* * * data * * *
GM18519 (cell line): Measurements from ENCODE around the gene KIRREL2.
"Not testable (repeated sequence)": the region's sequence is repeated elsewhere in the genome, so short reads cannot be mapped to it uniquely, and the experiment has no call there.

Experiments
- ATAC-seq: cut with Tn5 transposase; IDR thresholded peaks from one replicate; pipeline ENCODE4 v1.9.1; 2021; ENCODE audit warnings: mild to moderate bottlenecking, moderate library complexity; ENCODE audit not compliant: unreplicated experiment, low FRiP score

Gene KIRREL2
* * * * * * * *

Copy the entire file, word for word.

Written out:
GM18519 (cell line): Measurements from ENCODE around the gene KIRREL2.
"Not testable (repeated sequence)": the region's sequence is repeated elsewhere in the genome, so short reads cannot be mapped to it uniquely, and the experiment has no call there.

Experiments
- ATAC-seq: cut with Tn5 transposase; IDR thresholded peaks from one replicate; pipeline ENCODE4 v1.9.1; 2021; ENCODE audit warnings: mild to moderate bottlenecking, moderate library complexity; ENCODE audit not compliant: unreplicated experiment, low FRiP score

Gene KIRREL2